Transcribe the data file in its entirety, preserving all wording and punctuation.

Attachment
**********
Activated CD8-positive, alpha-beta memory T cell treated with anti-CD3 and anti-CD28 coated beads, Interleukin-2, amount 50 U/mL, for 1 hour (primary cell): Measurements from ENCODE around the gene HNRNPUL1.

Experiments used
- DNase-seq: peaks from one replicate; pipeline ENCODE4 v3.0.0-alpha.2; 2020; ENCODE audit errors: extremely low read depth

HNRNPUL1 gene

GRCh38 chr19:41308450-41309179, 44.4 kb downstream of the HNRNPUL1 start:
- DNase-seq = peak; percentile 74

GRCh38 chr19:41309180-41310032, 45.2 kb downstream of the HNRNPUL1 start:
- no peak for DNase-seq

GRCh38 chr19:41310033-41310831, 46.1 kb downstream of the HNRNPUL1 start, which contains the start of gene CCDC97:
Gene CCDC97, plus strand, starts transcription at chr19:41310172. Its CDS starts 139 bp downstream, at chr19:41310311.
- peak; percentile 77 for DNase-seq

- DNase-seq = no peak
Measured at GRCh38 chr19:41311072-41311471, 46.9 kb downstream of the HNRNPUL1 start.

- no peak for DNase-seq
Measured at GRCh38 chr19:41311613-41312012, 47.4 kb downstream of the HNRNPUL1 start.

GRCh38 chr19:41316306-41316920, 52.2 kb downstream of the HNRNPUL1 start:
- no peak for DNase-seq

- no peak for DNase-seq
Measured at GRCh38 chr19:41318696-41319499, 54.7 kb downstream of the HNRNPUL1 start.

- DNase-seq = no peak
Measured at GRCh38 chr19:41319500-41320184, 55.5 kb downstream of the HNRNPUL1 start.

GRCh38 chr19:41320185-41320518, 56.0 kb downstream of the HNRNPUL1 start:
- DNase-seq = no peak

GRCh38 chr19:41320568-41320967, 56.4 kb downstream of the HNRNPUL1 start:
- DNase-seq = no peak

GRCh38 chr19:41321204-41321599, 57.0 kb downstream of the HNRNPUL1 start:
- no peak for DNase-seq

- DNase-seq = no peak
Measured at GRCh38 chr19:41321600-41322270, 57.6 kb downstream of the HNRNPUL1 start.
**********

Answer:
Activated CD8-positive, alpha-beta memory T cell treated with anti-CD3 and anti-CD28 coated beads, Interleukin-2, amount 50 U/mL, for 1 hour (primary cell): Measurements from ENCODE around the gene HNRNPUL1.

Experiments used
- DNase-seq: peaks from one replicate; pipeline ENCODE4 v3.0.0-alpha.2; 2020; ENCODE audit errors: extremely low read depth

HNRNPUL1 gene

GRCh38 chr19:41308450-41309179, 44.4 kb downstream of the HNRNPUL1 start:
- DNase-seq = peak; percentile 74

GRCh38 chr19:41309180-41310032, 45.2 kb downstream of the HNRNPUL1 start:
- no peak for DNase-seq

GRCh38 chr19:41310033-41310831, 46.1 kb downstream of the HNRNPUL1 start, which contains the start of gene CCDC97:
Gene CCDC97, plus strand, starts transcription at chr19:41310172. Its CDS starts 139 bp downstream, at chr19:41310311.
- peak; percentile 77 for DNase-seq

- DNase-seq = no peak
Measured at GRCh38 chr19:41311072-41311471, 46.9 kb downstream of the HNRNPUL1 start.

- no peak for DNase-seq
Measured at GRCh38 chr19:41311613-41312012, 47.4 kb downstream of the HNRNPUL1 start.

GRCh38 chr19:41316306-41316920, 52.2 kb downstream of the HNRNPUL1 start:
- no peak for DNase-seq

- no peak for DNase-seq
Measured at GRCh38 chr19:41318696-41319499, 54.7 kb downstream of the HNRNPUL1 start.

- DNase-seq = no peak
Measured at GRCh38 chr19:41319500-41320184, 55.5 kb downstream of the HNRNPUL1 start.

GRCh38 chr19:41320185-41320518, 56.0 kb downstream of the HNRNPUL1 start:
- DNase-seq = no peak

GRCh38 chr19:41320568-41320967, 56.4 kb downstream of the HNRNPUL1 start:
- DNase-seq = no peak

GRCh38 chr19:41321204-41321599, 57.0 kb downstream of the HNRNPUL1 start:
- no peak for DNase-seq

- DNase-seq = no peak
Measured at GRCh38 chr19:41321600-41322270, 57.6 kb downstream of the HNRNPUL1 start.